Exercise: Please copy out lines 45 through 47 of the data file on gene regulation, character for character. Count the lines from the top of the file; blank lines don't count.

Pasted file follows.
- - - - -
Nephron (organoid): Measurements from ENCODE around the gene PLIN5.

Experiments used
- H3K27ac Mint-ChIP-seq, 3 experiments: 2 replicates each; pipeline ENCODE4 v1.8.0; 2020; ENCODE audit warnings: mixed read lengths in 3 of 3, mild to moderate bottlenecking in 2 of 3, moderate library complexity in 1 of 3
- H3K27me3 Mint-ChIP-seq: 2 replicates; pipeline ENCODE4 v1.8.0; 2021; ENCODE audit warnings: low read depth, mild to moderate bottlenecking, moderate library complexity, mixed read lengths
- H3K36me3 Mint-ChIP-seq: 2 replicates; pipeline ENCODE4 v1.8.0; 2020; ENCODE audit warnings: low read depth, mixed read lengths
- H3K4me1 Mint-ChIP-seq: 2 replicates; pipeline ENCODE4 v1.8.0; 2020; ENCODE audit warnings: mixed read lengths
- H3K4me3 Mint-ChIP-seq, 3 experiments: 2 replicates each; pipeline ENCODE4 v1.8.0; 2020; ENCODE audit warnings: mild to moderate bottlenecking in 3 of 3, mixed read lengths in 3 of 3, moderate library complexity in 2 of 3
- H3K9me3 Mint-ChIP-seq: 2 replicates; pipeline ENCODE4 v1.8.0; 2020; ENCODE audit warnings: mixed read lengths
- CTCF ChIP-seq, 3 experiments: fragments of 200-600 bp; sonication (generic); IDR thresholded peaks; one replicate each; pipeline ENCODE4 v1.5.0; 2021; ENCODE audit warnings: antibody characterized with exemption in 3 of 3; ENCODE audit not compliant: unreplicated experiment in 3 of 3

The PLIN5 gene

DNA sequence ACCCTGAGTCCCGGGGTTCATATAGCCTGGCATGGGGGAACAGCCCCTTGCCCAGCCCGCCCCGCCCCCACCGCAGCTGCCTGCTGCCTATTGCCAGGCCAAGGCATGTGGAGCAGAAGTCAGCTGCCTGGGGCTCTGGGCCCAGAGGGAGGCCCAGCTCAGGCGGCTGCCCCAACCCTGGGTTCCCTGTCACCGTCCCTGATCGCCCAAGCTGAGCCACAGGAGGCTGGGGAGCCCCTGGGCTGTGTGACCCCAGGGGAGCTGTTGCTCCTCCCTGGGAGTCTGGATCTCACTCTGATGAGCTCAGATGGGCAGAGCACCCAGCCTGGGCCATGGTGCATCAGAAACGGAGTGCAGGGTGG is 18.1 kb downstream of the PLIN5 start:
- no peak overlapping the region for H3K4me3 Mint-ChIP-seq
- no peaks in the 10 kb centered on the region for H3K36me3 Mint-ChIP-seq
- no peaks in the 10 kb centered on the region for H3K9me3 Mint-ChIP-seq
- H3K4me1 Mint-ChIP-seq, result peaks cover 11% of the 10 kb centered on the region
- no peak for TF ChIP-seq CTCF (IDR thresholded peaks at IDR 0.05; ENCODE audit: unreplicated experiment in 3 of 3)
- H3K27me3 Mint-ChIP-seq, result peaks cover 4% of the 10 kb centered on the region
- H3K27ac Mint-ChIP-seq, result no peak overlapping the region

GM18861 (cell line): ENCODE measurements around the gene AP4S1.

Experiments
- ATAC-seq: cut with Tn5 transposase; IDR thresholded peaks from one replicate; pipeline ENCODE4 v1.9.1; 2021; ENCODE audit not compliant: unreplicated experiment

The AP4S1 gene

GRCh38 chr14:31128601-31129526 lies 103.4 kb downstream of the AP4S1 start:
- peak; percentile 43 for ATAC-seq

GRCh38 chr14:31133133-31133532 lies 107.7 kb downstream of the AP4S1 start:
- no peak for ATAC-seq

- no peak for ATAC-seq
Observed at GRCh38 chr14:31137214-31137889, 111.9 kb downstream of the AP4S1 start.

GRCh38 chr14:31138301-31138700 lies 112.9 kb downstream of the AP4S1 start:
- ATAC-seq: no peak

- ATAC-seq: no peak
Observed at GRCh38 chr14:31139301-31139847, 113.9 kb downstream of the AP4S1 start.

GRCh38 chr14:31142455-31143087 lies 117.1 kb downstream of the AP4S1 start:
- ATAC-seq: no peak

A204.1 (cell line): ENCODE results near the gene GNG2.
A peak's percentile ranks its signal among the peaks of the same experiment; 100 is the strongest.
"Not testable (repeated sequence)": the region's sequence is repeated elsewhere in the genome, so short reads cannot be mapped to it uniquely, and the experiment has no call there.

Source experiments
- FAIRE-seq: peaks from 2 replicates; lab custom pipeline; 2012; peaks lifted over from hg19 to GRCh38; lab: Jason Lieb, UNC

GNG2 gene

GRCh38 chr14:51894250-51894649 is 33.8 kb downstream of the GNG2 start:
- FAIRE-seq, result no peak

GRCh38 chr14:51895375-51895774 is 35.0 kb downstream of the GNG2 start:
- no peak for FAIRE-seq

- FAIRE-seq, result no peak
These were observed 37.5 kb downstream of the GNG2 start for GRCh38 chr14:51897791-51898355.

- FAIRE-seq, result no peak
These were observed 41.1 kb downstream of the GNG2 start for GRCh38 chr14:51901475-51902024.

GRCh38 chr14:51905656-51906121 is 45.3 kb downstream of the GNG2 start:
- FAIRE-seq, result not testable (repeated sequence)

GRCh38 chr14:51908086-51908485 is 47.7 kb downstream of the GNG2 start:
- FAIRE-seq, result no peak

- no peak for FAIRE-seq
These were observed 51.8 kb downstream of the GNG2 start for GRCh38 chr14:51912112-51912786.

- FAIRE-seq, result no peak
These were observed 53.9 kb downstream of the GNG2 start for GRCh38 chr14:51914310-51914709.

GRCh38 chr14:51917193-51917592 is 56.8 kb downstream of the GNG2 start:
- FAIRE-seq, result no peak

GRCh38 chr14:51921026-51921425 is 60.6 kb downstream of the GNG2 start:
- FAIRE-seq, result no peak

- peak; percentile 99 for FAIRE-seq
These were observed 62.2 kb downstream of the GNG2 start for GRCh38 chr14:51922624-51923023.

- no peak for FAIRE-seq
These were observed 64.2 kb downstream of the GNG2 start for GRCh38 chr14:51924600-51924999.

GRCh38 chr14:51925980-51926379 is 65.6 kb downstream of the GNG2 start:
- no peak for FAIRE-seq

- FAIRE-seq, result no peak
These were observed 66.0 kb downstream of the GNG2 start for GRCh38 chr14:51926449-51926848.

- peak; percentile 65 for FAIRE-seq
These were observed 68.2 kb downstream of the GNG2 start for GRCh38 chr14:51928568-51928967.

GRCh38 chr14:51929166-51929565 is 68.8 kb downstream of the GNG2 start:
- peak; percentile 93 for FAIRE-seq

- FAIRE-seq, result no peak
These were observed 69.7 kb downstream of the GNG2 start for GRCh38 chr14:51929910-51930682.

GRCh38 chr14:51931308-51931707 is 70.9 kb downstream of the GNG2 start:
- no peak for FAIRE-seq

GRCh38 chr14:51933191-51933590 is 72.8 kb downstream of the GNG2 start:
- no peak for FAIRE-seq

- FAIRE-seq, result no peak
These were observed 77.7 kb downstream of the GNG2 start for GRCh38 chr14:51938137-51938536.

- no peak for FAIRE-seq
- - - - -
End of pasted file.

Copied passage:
- FAIRE-seq, result no peak
These were observed 37.5 kb downstream of the GNG2 start for GRCh38 chr14:51897791-51898355.

- FAIRE-seq, result no peak